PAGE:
1. Adapt personnel policy to the needs of Generation Z

Recently, at a business meeting, a medium-sized entrepreneur who was already graying said half-seriously and half-ironically: “How beautiful our life used to be. Tens of applicants responded to each job advertisement and we were able to have them come to us and choose the one that suited us. And when it came to employment contracts, we could dictate the terms and conditions. And if they wanted to pursue a career with us, they first had to prove themselves or dance to our tune. Then they were promoted with the expectation that they would then demonstrate their gratitude – also known as loyalty – to us.”

These days are over, which many managers and entrepreneurs complain about. But do members of Generation Z, i.e. the young men and women born after 1995 who are increasingly entering the workplace, see it the same way? Probably not! They welcome the greater choice and influence they have.

One accusation that is often made against members of Generation Z is that they are less willing to perform. But is it really like that? Isn't it more the case that many small and medium-sized companies in particular can no longer set the bar for personnel selection as high as before because fewer people apply to them?

Our impression is that, in percentage terms, there are about as many high-performance job seekers in Generation Z as there were before. However, because the total number is much lower, companies today often have to make major concessions when it comes to the demands they place on employees. That's why in day-to-day business they are increasingly confronted with employees who, among other things, have lower self-motivation and therefore need more leadership.

But the needs of high-performing and willing young employees have also changed. They don't want paid work to dominate their entire lives. The so-called “work-life balance” is more important to them than to their parents. And because they have more job options, they are more actively demanding things like regular working hours, part-time work, the opportunity to work remotely or take a longer break. The same applies to the opportunities to advance professionally. Young people are less likely than their parents to wait for this to be granted to them; they actively demand it. And if they don't get it? Then they change employers more quickly.

Companies must adapt to these changing conditions. You have to ask yourself to what extent your HR policy as a whole corresponds to the expectations of your (future) employees - similar to how you do with your products when the needs of your customers have changed.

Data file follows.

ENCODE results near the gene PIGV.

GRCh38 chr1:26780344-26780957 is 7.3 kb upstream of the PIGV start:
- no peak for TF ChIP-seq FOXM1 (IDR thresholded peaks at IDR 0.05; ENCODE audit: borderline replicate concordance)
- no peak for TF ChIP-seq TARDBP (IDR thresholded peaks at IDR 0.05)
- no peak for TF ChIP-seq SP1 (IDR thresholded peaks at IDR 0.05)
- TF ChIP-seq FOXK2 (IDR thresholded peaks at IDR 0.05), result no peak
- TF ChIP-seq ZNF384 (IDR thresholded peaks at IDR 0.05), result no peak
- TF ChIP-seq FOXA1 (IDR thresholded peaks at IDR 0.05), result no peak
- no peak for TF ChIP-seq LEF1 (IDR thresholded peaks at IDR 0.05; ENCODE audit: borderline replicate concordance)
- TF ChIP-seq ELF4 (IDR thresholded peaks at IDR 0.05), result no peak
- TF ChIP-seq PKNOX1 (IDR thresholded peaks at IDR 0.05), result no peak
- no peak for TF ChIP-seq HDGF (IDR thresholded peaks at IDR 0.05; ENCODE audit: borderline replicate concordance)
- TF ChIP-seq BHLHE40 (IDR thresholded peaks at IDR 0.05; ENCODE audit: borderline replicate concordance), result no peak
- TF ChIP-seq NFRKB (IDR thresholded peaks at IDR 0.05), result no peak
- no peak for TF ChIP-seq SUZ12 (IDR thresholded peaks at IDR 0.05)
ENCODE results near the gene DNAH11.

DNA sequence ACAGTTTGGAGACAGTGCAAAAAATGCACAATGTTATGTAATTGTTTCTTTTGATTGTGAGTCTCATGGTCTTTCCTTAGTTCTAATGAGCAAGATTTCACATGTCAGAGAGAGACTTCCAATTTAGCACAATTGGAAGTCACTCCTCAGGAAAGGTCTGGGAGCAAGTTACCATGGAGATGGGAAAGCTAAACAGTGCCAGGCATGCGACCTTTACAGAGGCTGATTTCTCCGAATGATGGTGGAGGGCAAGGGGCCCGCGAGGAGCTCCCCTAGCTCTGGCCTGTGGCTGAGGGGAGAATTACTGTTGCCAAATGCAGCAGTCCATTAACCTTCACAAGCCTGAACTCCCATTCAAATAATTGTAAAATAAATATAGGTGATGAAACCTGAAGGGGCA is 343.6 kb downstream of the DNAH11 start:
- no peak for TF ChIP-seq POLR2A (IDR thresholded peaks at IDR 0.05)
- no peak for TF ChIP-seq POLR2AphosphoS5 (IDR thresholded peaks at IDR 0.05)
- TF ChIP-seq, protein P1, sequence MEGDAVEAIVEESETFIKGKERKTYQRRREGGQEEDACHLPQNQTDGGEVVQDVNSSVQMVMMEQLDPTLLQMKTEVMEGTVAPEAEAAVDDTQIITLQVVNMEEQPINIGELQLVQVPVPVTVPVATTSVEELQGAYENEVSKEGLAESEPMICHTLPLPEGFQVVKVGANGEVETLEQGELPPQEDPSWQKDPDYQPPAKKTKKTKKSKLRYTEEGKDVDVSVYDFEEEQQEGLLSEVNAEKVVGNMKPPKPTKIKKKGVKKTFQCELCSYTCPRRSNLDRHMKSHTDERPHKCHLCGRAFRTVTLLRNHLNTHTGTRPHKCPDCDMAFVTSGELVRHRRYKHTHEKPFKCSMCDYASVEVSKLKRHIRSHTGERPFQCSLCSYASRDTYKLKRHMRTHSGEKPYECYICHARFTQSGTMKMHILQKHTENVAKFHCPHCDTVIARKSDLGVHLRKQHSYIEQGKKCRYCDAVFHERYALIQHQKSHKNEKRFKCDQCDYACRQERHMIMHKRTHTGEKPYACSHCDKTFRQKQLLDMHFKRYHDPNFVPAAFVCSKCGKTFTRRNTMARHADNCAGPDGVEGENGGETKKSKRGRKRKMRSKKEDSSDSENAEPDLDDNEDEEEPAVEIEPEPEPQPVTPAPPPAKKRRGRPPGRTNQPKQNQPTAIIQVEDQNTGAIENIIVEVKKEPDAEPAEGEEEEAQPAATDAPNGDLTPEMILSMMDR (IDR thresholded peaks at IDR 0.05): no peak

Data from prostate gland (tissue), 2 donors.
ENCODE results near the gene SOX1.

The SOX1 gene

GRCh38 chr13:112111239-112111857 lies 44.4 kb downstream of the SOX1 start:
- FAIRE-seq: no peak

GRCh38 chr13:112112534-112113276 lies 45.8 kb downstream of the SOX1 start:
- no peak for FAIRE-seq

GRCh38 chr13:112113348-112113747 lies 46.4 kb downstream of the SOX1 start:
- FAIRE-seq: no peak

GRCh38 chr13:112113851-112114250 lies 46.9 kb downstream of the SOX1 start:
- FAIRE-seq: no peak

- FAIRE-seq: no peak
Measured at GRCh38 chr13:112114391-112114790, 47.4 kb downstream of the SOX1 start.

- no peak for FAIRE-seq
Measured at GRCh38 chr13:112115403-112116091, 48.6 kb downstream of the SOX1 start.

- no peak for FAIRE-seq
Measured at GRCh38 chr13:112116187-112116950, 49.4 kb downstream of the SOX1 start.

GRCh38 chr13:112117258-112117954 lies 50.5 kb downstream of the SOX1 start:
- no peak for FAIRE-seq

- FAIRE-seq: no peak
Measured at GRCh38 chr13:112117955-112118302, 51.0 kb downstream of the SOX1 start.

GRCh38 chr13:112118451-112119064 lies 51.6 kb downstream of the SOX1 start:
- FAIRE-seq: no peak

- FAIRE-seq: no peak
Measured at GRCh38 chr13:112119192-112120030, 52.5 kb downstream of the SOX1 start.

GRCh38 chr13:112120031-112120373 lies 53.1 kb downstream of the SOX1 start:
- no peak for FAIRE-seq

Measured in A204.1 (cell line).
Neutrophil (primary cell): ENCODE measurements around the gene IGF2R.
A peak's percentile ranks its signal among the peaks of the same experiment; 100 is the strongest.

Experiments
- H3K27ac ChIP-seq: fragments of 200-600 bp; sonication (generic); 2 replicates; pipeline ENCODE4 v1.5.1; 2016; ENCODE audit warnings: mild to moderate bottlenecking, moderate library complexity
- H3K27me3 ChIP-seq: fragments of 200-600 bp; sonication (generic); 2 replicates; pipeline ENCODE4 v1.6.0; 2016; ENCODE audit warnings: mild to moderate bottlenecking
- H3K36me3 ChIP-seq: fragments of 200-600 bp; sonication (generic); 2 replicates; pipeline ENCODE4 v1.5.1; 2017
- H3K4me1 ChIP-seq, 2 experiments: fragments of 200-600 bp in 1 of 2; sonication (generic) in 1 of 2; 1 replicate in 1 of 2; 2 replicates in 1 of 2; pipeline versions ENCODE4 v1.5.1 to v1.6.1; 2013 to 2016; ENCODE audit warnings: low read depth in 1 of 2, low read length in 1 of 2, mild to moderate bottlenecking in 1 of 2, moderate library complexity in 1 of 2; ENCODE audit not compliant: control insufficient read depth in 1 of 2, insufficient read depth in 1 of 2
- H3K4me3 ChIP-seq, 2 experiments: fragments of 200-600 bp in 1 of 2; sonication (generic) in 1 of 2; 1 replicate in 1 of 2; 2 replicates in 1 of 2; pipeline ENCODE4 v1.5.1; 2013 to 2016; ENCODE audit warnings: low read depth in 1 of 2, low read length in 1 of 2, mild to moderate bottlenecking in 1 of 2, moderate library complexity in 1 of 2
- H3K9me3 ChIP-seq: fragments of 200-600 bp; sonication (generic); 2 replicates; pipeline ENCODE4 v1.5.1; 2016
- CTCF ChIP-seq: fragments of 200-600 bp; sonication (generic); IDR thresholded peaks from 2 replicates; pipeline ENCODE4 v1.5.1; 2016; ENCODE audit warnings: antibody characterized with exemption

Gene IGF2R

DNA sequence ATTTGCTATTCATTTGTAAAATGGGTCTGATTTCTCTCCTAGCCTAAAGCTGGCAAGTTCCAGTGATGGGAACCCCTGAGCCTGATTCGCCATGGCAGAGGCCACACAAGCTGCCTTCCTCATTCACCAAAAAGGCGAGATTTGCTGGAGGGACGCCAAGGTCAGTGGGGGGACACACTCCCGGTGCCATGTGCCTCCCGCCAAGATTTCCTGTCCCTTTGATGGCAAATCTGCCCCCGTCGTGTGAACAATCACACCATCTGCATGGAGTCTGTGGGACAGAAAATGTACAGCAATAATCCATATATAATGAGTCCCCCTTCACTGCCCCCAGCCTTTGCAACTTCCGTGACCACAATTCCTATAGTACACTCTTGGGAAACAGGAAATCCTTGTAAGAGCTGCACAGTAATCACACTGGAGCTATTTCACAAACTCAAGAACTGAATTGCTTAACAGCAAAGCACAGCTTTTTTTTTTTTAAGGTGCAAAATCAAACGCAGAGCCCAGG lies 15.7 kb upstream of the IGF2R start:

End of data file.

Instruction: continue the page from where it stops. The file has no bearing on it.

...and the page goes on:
1. Human labor is becoming more expensive, so it should be used more effectively

“The scarcer a good is, the more valuable and expensive it becomes.” Many entrepreneurs have painfully learned this business truism in recent years. This also applies to human labor. It will become increasingly expensive in the coming years due to its demographic scarcity. Take this into account in your business planning.

If a good is scarce and therefore expensive, it should be used sparingly or – in modern German – “resource-saving”. In this regard, look through your work processes and find out what savings opportunities in the area of human resources, for example, digitalization offers you.

  1. Train and develop the required workers yourself

An alternative to recruiting specialists and managers from the labor market is to train or develop them yourself. This involves effort, but can be an important contribution to problem solving in the medium to long term. If, for example, you train school leavers, they will be professionally socialized in your company. This means that, if they identify with them, they internalize your values, i.e. what is important to you. They also develop an emotional relationship with your company. It is therefore easy for you to bind them to your company after their training - at least if you also show them a medium to long-term perspective.

And another note: How often you have to fill a position also depends on how long employees stay in your company. If you regularly lose employees that you would like to keep for reasons you don't know, then there is probably something wrong with your company culture or human resources policy and management. So you should reconsider this.

12 tips for your future human resources policy

  1. When searching for personnel, clearly differentiate between the must-have, should-have and nice-to-have requirements that you place on new employees.
  2. Find out how you can make your personnel selection and hiring processes faster and more flexible.
  3. Allow for higher salaries for new hires.
  4. Rethink your human resources policy and develop attractive, target group-oriented additional offers in the area of remuneration and in work/contract structuring in order to attract employees.
  5. Plan more time for management tasks in your everyday working life.
  6. Support your managers in successfully dealing with the new challenges in human resources.
  7. Credibly improve your external image as an employer: Work more on your corporate culture than on nice marketing slides.
  8. If you can afford it, make sure you have a few more staff resources than absolutely necessary. Then you have a buffer in the event of illness, time off and absences and protect your employees from overload and burnout.
  9. Consider alternatives at an early stage if a position cannot be filled for a long time or at all.
  10. Determine how young people want to be led and support your managers in responding adequately to these expectations.
  11. Beware of cliché images such as “Generation Z is less productive”. Although Generation Z is different from the Baby Boomer generation, it is just as heterogeneous as them.
  12. Think about how you can use the expensive resource “human labor” as effectively as possible – for example, by standardizing and digitizing certain processes.


About the authors

Klaus Doll is the owner of Klaus Doll Organization Consulting, Neustadt an der Weinstraße (www.doll-beratung.de). His wife Nikola Doll works as a business coach, particularly for small and medium-sized companies. Together they regularly hold a “change workshop – to go” in which they work with managers and entrepreneurs to develop solutions to acute operational problems.